CLIMATE change experts working in Oxford fear their jobs could be lost after funding was cut by the Government.

The UK Climate Impact Programme, set up in Oxford 13 years ago, currently receives £1m a year from the Department of the Environment Food and Rural Affairs (Defra).

The programme, part of the university’s Environmental Change Institute, has been told that there will be no more Government support from September.

But programme director Dr Chris West said he was fighting to continue the organisation’s work without Government money and was seeking alternative funding.

He said: “Obviously there’s a cloud of uncertainty hanging over us, and the subject is sensitive, because people’s jobs are at risk, but I think there’s room for us to continue alone.”

The programme examines how businesses, local government and Government departments should adapt to climate change and extreme weather conditions – such as the floods of July 2007 and the recent cold winter.

The programme employs 18 people at its South Parks Road offices, 14 of whom are funded by Defra, with the other four employed on other research projects.

Since 1997 Defra has regularly renewed its contract with UKCIP, but it has now decided to award the contract to the Environment Agency instead, with an extra £2m a year added to the budget.

Dr West added that regardless of contradictory views on the impact of climate change, extreme weather conditions, such as the snow that closed Heathrow Airport last December, already existed and had an economic impact – to which businesses and other organisations needed to react.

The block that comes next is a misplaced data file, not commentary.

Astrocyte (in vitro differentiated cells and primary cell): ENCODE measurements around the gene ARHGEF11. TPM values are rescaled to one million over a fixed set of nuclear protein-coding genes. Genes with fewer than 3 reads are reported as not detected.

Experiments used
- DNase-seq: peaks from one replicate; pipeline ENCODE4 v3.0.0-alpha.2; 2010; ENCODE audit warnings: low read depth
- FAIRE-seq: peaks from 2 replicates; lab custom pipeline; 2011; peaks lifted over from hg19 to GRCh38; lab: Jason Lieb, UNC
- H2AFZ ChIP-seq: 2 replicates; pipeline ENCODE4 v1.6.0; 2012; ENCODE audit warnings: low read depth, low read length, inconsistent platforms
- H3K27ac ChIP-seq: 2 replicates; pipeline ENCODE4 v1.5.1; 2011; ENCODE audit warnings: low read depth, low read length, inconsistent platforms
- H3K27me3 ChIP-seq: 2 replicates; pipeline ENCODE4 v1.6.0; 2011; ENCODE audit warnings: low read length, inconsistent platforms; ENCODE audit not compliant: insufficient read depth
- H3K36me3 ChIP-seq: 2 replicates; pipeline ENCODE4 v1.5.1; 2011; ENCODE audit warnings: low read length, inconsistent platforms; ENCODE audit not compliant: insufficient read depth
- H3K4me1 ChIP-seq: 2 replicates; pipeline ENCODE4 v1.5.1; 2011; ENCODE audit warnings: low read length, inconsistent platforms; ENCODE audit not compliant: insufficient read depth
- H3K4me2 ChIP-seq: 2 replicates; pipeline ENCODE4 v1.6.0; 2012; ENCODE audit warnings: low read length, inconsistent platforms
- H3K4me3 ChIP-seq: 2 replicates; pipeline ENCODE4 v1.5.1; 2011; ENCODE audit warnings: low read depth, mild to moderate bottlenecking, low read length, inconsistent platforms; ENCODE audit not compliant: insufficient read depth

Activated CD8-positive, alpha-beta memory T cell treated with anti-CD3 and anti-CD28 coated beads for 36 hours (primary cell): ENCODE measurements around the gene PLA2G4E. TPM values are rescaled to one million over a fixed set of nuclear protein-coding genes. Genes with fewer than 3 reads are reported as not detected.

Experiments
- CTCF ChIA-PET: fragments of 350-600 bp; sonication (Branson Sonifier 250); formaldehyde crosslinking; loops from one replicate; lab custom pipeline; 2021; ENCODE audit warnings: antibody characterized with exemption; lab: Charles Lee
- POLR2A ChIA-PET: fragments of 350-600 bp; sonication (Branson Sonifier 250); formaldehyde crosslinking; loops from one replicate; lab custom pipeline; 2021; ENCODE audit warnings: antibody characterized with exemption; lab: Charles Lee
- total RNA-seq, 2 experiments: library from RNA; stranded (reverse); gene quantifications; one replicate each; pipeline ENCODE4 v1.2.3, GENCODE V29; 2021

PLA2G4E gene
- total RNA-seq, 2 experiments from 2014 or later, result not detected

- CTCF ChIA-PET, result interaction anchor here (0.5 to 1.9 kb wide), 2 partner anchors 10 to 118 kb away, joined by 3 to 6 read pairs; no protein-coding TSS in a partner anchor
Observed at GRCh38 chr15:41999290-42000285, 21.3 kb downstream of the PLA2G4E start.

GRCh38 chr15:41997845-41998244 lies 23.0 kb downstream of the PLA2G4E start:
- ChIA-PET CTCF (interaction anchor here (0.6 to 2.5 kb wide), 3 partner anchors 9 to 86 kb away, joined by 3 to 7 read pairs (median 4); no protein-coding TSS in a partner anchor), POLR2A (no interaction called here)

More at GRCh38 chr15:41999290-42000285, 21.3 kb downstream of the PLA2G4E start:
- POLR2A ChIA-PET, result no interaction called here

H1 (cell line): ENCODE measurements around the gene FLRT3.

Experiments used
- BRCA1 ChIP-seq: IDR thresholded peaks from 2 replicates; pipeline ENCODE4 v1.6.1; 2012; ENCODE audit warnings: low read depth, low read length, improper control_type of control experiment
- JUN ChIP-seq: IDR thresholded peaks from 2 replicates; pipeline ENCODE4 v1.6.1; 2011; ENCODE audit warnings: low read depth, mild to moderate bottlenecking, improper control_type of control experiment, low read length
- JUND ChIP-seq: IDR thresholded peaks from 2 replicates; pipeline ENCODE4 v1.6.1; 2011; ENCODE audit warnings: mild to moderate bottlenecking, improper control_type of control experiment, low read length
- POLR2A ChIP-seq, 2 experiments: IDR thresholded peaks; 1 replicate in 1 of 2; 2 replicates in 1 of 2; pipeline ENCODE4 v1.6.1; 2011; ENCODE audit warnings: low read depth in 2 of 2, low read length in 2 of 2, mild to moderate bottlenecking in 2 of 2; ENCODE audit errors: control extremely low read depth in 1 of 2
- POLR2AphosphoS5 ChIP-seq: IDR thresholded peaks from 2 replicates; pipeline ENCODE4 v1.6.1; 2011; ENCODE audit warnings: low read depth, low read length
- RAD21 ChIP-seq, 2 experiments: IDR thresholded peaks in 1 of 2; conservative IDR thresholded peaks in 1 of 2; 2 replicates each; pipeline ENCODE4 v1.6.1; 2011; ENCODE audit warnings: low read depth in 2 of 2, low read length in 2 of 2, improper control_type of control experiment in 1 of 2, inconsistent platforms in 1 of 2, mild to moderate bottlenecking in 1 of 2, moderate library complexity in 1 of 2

Examples of the kind of measures needed include increasing the size of down-pipes to cope with severe rainfall and adapting the design of care homes to ensure rest rooms do not have too much glass – which could result in residents becoming too hot.

Defra spokesman Paul Leat said: “We’re very grateful for the work UKCIP has done but the time has come now to deliver the programme through Environment Agency offices nationwide.”Environment Secretary Caroline Spelman added: “It’s vital to our social and economic prosperity that we are prepared for the risks of climate change, and ready to take advantage of the opportunities it might bring.”

Dr West said: “Assessing the impacts of climate change and thinking about how we must adapt has moved into the mainstream and I would like to think that UKCIP’s work has made a difference in this regard.”